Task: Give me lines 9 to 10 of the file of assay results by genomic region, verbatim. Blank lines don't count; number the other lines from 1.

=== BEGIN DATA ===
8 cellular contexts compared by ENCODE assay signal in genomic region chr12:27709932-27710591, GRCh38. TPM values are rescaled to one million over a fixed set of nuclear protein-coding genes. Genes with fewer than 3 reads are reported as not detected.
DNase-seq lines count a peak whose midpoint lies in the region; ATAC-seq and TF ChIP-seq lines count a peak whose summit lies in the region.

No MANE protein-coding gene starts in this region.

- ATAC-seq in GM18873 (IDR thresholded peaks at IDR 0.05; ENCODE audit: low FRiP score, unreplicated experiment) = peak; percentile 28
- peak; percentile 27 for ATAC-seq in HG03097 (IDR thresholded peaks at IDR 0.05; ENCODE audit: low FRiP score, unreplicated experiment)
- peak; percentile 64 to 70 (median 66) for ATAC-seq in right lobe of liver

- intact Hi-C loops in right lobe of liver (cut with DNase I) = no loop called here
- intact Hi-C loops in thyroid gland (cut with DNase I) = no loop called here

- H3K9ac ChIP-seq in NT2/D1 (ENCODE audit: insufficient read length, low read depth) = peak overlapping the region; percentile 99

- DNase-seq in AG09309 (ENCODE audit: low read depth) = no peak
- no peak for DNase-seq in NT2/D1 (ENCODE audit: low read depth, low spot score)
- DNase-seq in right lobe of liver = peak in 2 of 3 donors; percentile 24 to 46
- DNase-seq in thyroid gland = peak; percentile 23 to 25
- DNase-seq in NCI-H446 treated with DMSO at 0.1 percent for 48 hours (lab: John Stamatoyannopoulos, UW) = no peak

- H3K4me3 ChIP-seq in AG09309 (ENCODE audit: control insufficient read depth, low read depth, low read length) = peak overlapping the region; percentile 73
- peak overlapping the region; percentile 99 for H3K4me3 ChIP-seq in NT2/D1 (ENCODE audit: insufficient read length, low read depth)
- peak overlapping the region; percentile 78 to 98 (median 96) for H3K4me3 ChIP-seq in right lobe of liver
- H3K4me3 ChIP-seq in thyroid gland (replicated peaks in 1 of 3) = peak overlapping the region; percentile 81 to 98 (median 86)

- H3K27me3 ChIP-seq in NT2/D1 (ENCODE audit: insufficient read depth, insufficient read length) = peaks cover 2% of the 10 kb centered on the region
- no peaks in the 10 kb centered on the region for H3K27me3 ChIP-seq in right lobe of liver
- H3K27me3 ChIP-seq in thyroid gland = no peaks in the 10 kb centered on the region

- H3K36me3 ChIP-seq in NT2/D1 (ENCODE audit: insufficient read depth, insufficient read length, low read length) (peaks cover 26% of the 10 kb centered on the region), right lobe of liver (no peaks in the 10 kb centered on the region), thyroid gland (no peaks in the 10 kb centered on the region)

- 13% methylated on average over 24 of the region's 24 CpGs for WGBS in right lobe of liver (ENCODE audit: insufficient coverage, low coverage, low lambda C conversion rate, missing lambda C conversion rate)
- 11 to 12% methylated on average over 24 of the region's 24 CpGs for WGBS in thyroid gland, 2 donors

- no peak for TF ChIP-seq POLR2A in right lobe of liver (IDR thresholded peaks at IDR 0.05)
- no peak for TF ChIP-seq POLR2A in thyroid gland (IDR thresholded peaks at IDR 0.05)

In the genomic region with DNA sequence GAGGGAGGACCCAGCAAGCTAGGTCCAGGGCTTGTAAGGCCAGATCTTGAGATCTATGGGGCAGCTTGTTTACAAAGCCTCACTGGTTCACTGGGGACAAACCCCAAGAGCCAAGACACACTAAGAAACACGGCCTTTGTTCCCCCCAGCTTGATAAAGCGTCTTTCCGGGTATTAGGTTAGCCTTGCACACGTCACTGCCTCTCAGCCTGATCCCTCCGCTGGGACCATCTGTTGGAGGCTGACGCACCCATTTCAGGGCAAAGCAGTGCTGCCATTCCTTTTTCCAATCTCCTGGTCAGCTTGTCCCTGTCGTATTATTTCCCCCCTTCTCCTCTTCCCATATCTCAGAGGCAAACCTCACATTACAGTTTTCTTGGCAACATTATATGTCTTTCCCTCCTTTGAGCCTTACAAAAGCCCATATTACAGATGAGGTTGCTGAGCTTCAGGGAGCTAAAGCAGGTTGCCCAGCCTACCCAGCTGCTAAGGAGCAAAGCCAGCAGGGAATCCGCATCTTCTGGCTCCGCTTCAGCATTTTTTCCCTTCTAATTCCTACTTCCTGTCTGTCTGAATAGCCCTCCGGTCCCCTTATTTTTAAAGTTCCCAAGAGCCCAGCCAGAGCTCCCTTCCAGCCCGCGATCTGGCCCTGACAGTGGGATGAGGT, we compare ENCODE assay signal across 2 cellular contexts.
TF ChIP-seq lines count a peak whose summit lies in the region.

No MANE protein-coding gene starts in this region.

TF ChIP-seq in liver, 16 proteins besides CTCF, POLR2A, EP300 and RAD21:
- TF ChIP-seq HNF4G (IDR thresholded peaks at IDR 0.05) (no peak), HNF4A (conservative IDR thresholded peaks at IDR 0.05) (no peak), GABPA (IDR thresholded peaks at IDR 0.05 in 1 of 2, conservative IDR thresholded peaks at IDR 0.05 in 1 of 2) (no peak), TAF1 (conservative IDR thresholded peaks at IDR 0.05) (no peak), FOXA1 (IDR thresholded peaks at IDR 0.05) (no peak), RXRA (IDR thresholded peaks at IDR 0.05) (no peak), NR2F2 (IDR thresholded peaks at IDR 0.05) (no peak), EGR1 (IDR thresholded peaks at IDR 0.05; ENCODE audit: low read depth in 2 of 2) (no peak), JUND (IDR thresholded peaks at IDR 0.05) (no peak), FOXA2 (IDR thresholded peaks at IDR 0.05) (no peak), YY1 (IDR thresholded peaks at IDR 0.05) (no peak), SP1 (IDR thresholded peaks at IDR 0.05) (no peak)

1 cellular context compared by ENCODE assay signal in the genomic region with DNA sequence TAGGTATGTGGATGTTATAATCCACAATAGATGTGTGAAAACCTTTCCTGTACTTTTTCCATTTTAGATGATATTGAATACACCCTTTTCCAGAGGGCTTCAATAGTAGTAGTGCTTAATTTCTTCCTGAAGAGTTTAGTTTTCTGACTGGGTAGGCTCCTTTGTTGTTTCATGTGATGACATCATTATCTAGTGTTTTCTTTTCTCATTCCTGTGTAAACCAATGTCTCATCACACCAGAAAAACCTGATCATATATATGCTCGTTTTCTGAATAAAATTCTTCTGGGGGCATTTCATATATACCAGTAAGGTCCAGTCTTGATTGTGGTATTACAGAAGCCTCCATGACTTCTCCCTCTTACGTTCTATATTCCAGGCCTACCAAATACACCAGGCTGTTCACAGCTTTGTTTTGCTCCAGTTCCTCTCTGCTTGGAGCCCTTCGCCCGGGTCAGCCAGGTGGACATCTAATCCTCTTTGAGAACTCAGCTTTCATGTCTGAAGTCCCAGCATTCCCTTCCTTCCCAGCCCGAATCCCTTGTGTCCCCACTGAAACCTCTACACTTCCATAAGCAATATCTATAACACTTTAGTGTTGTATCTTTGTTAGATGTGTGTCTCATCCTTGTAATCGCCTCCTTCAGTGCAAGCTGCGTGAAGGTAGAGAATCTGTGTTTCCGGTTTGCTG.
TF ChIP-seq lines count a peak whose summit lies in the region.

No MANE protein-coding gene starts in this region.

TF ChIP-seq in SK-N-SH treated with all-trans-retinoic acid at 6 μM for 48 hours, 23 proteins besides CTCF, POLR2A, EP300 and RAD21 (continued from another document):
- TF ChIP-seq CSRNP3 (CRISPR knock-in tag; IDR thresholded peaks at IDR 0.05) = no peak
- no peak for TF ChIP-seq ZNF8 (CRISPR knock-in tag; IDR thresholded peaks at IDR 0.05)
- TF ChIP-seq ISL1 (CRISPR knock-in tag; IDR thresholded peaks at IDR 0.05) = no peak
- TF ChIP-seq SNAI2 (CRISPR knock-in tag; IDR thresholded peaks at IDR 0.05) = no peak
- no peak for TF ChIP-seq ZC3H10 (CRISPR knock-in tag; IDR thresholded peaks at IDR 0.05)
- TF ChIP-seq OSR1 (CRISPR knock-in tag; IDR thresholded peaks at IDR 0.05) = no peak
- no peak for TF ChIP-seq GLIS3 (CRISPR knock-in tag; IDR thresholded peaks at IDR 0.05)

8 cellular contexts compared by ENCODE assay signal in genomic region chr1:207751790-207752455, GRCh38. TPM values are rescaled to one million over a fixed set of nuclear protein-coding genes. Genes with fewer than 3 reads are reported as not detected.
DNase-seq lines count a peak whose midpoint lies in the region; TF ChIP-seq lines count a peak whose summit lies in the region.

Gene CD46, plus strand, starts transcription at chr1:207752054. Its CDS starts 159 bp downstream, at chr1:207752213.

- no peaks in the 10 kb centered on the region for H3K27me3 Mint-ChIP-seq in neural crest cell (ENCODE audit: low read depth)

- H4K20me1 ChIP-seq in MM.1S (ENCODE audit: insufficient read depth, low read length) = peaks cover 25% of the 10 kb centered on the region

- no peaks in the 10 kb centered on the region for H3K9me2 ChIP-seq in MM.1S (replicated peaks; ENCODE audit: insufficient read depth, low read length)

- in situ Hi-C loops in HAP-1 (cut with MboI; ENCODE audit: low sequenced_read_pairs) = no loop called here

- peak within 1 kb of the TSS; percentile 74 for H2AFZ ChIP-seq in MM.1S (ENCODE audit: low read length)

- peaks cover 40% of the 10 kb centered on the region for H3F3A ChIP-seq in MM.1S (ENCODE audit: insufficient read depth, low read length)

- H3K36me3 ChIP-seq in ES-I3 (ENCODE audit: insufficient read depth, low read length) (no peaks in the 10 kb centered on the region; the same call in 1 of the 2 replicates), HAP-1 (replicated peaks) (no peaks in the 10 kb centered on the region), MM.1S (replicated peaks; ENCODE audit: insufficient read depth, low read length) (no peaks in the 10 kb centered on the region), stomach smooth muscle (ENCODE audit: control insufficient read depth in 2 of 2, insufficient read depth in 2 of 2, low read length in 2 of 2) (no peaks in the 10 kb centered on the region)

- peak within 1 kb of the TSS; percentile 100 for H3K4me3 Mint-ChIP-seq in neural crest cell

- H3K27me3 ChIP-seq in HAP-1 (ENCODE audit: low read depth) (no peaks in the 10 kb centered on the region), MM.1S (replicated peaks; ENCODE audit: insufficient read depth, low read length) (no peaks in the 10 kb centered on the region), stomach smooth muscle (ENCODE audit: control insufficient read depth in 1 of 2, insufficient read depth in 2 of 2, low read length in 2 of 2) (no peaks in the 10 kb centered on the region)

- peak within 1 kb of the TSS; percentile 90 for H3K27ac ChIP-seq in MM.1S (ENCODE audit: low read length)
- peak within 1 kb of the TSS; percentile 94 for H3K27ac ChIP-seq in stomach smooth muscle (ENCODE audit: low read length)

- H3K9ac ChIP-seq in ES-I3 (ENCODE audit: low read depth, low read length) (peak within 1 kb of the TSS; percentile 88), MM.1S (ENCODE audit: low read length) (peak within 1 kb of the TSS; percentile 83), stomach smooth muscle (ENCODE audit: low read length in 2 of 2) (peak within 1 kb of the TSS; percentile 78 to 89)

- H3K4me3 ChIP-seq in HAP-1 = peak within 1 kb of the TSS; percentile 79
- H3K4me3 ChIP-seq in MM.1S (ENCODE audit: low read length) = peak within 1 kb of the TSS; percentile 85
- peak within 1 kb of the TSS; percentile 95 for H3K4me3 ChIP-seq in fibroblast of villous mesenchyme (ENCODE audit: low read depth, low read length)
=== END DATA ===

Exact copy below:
- H3K9ac ChIP-seq in NT2/D1 (ENCODE audit: insufficient read length, low read depth) = peak overlapping the region; percentile 99

- DNase-seq in AG09309 (ENCODE audit: low read depth) = no peak